The Pull of the Stars by Emma Donoghue

2 comments

This was my bookclub’s choice last month. I was hesitant to tackle it because it is about the Spanish flu–a difficult read in the midst of our current pandemic. The author is Irish. She finished her novel just before our current pandemic began. It was published in July 2020. One of our bookclub members has a PhD in literature which is fun. He always has something interesting to add to the discussion. He told us that Irish novels are noted for taking place in short time frames. This complex tale spans only three days. It is set in Dublin in a makeshift maternity ward of in an overcrowded hospital. It revolves around a nurse and her patients. A mysterious flu has created chaos at the hospital; it seems to have a heavy rate of infection among pregnant women and their unborn babies. With war raging, this new disease has left the hospital overwhelmed and understaffed. Julia Power reports to work and finds herself alone and in charge of her patients in one small crowded hospital room. Help shows up–an eager but untrained young woman, Bridie Sweeney, who lives with the nuns who raised her. She was sent to the hospital by by one of the nuns who is also a nurse at the hospital. The story manages to bring in issues of healthcare, class, the horrors of Catholic homes for unwed mothers, Irish rebels, the horrors of WWI PTSD and more. All that said, the novel is incredibly tender and showcases the power of compassion and dedication in the darkest of times. For me, the shining stars, all women, in the book are nurse Powers, young Bridie, and a rebel doctor on the run, Dr. Lynn. It was well worth the effort. I’d read more by this author.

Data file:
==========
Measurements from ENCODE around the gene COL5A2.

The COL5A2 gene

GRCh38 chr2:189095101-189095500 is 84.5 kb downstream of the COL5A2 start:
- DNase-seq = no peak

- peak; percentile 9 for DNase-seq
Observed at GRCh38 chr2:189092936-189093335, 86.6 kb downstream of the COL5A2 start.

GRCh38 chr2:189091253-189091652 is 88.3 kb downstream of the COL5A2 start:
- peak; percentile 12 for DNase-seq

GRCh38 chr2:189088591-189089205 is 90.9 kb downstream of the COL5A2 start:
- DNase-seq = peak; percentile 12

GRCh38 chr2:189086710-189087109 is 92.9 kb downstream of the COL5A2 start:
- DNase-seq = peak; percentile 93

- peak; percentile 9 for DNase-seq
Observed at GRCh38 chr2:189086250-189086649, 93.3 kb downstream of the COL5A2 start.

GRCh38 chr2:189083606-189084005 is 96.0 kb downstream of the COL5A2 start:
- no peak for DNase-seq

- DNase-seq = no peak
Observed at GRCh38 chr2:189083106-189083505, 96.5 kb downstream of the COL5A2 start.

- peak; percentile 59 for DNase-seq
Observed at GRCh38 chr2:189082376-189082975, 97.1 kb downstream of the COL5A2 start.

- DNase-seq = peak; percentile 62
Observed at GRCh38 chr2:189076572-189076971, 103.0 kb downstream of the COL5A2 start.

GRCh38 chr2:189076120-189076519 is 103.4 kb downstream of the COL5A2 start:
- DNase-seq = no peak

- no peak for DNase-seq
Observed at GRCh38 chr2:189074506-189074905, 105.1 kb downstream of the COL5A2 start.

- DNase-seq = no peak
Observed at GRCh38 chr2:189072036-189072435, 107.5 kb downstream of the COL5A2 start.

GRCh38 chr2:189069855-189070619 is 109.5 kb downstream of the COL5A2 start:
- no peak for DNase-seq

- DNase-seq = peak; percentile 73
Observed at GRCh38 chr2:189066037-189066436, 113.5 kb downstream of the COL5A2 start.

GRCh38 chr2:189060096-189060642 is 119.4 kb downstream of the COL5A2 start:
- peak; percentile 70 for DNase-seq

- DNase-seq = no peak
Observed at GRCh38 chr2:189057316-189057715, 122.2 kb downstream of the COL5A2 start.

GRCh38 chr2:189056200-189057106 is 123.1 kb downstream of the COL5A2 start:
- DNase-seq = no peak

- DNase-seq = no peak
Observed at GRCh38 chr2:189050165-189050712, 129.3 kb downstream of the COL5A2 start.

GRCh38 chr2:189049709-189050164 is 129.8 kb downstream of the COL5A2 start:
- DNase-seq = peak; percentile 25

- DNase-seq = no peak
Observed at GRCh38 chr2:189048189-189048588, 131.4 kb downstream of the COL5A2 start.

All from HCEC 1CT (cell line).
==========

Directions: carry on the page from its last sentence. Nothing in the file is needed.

2 comments on “The Pull of the Stars by Emma Donoghue”

  1. Barbara, I know Emma Donoghue from her book, Room. That one was quite the entertaining read, a white-knuckler near the end. I seem to find myself in pandemic land in my reading these days, too. I’ve just started listening to Maggie O’Farrell’s book, Hamnet, and I do believe Shakespeare’s 11-year-old son may have succumbed to the plague. Also listening to Sarah Dunant’s book about the Borgias, In the Name of the Family, and Lucretia Borgia, who married Alphonso d’Este, has just made it through the summer fever but delivered a stillborn daughter well in advance of her due date. Aye, me.

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  2. Love this review, Barbara, and have put this on my “for later shelf” at the library. I was intrigued already but when I read this – ” All that said, the novel is incredibly tender and showcases the power of compassion and dedication in the darkest of times.” – I knew it was something I needed to read. And I love the idea of the brief timespan. Did not know this about Irish novels.

    Liked by 1 person

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